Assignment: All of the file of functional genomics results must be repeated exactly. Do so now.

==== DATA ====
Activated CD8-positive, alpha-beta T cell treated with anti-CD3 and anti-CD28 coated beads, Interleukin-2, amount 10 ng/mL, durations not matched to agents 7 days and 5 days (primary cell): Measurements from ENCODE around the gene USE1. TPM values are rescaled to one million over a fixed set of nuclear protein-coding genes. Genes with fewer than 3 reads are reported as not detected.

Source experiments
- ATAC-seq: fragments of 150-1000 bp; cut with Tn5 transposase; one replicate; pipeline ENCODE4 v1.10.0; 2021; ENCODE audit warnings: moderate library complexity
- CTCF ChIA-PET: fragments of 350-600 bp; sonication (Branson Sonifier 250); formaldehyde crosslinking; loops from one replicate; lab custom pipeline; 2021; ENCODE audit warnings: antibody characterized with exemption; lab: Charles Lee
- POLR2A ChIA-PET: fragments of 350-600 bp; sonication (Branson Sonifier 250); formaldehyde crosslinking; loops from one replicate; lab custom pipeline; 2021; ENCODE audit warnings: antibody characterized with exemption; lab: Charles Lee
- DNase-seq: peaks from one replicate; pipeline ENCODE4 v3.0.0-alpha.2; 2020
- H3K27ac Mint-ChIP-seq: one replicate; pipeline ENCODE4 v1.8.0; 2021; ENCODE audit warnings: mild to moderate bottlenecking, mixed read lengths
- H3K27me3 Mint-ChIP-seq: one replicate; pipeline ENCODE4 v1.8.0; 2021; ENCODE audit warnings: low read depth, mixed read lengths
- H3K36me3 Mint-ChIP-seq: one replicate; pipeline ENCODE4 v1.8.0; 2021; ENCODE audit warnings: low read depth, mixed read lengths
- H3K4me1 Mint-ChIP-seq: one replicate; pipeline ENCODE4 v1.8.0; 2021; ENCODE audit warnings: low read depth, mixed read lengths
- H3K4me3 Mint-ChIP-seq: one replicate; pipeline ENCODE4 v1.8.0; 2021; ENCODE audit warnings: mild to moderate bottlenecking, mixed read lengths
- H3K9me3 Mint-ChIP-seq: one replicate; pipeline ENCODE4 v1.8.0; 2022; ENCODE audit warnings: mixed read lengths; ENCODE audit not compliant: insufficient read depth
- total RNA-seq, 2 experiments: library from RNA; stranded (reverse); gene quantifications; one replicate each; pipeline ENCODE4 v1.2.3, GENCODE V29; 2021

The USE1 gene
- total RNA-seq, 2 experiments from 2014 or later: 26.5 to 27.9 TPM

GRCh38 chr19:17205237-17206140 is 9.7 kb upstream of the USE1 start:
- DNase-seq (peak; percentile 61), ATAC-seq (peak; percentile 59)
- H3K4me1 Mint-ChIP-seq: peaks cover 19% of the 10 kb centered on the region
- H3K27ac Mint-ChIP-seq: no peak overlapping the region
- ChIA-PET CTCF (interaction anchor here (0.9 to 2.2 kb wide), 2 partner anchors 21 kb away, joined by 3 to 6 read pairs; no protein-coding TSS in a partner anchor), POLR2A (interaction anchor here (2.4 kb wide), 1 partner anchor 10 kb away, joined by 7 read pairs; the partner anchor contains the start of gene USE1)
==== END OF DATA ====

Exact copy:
Activated CD8-positive, alpha-beta T cell treated with anti-CD3 and anti-CD28 coated beads, Interleukin-2, amount 10 ng/mL, durations not matched to agents 7 days and 5 days (primary cell): Measurements from ENCODE around the gene USE1. TPM values are rescaled to one million over a fixed set of nuclear protein-coding genes. Genes with fewer than 3 reads are reported as not detected.

Source experiments
- ATAC-seq: fragments of 150-1000 bp; cut with Tn5 transposase; one replicate; pipeline ENCODE4 v1.10.0; 2021; ENCODE audit warnings: moderate library complexity
- CTCF ChIA-PET: fragments of 350-600 bp; sonication (Branson Sonifier 250); formaldehyde crosslinking; loops from one replicate; lab custom pipeline; 2021; ENCODE audit warnings: antibody characterized with exemption; lab: Charles Lee
- POLR2A ChIA-PET: fragments of 350-600 bp; sonication (Branson Sonifier 250); formaldehyde crosslinking; loops from one replicate; lab custom pipeline; 2021; ENCODE audit warnings: antibody characterized with exemption; lab: Charles Lee
- DNase-seq: peaks from one replicate; pipeline ENCODE4 v3.0.0-alpha.2; 2020
- H3K27ac Mint-ChIP-seq: one replicate; pipeline ENCODE4 v1.8.0; 2021; ENCODE audit warnings: mild to moderate bottlenecking, mixed read lengths
- H3K27me3 Mint-ChIP-seq: one replicate; pipeline ENCODE4 v1.8.0; 2021; ENCODE audit warnings: low read depth, mixed read lengths
- H3K36me3 Mint-ChIP-seq: one replicate; pipeline ENCODE4 v1.8.0; 2021; ENCODE audit warnings: low read depth, mixed read lengths
- H3K4me1 Mint-ChIP-seq: one replicate; pipeline ENCODE4 v1.8.0; 2021; ENCODE audit warnings: low read depth, mixed read lengths
- H3K4me3 Mint-ChIP-seq: one replicate; pipeline ENCODE4 v1.8.0; 2021; ENCODE audit warnings: mild to moderate bottlenecking, mixed read lengths
- H3K9me3 Mint-ChIP-seq: one replicate; pipeline ENCODE4 v1.8.0; 2022; ENCODE audit warnings: mixed read lengths; ENCODE audit not compliant: insufficient read depth
- total RNA-seq, 2 experiments: library from RNA; stranded (reverse); gene quantifications; one replicate each; pipeline ENCODE4 v1.2.3, GENCODE V29; 2021

The USE1 gene
- total RNA-seq, 2 experiments from 2014 or later: 26.5 to 27.9 TPM

GRCh38 chr19:17205237-17206140 is 9.7 kb upstream of the USE1 start:
- DNase-seq (peak; percentile 61), ATAC-seq (peak; percentile 59)
- H3K4me1 Mint-ChIP-seq: peaks cover 19% of the 10 kb centered on the region
- H3K27ac Mint-ChIP-seq: no peak overlapping the region
- ChIA-PET CTCF (interaction anchor here (0.9 to 2.2 kb wide), 2 partner anchors 21 kb away, joined by 3 to 6 read pairs; no protein-coding TSS in a partner anchor), POLR2A (interaction anchor here (2.4 kb wide), 1 partner anchor 10 kb away, joined by 7 read pairs; the partner anchor contains the start of gene USE1)